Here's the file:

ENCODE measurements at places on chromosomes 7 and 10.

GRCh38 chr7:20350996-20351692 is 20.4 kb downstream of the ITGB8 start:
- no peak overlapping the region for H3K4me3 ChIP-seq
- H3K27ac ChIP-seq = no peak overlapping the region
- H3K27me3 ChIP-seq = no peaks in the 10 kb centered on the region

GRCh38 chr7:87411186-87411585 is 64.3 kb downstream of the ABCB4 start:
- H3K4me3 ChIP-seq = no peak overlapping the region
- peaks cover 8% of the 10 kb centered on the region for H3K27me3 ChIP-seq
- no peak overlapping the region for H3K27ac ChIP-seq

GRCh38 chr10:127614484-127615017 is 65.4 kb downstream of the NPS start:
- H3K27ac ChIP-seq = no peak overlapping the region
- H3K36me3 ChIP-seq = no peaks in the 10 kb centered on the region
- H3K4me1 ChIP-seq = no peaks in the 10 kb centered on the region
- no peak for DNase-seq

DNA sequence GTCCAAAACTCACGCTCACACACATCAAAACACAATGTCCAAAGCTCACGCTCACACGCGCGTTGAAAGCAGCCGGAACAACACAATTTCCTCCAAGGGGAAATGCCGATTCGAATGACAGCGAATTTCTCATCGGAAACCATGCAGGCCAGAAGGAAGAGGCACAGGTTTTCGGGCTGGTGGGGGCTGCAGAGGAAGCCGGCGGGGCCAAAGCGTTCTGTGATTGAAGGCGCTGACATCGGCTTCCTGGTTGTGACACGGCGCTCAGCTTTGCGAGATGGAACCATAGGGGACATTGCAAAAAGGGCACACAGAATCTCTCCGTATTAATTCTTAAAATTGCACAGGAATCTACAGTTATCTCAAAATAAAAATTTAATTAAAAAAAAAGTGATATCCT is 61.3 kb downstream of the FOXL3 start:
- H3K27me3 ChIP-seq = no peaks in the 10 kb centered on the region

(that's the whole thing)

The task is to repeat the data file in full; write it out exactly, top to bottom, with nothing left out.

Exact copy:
ENCODE measurements at places on chromosomes 7 and 10.

GRCh38 chr7:20350996-20351692 is 20.4 kb downstream of the ITGB8 start:
- no peak overlapping the region for H3K4me3 ChIP-seq
- H3K27ac ChIP-seq = no peak overlapping the region
- H3K27me3 ChIP-seq = no peaks in the 10 kb centered on the region

GRCh38 chr7:87411186-87411585 is 64.3 kb downstream of the ABCB4 start:
- H3K4me3 ChIP-seq = no peak overlapping the region
- peaks cover 8% of the 10 kb centered on the region for H3K27me3 ChIP-seq
- no peak overlapping the region for H3K27ac ChIP-seq

GRCh38 chr10:127614484-127615017 is 65.4 kb downstream of the NPS start:
- H3K27ac ChIP-seq = no peak overlapping the region
- H3K36me3 ChIP-seq = no peaks in the 10 kb centered on the region
- H3K4me1 ChIP-seq = no peaks in the 10 kb centered on the region
- no peak for DNase-seq

DNA sequence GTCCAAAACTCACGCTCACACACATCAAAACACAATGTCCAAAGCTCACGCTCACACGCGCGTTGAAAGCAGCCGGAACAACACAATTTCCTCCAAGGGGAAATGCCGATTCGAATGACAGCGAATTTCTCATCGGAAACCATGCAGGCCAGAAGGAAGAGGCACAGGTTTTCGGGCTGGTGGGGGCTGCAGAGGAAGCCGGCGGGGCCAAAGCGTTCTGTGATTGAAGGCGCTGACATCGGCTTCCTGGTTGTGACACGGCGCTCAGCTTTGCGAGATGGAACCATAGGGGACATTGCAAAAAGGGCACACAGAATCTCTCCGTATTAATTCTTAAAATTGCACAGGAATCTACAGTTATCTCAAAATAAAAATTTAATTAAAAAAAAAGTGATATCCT is 61.3 kb downstream of the FOXL3 start:
- H3K27me3 ChIP-seq = no peaks in the 10 kb centered on the region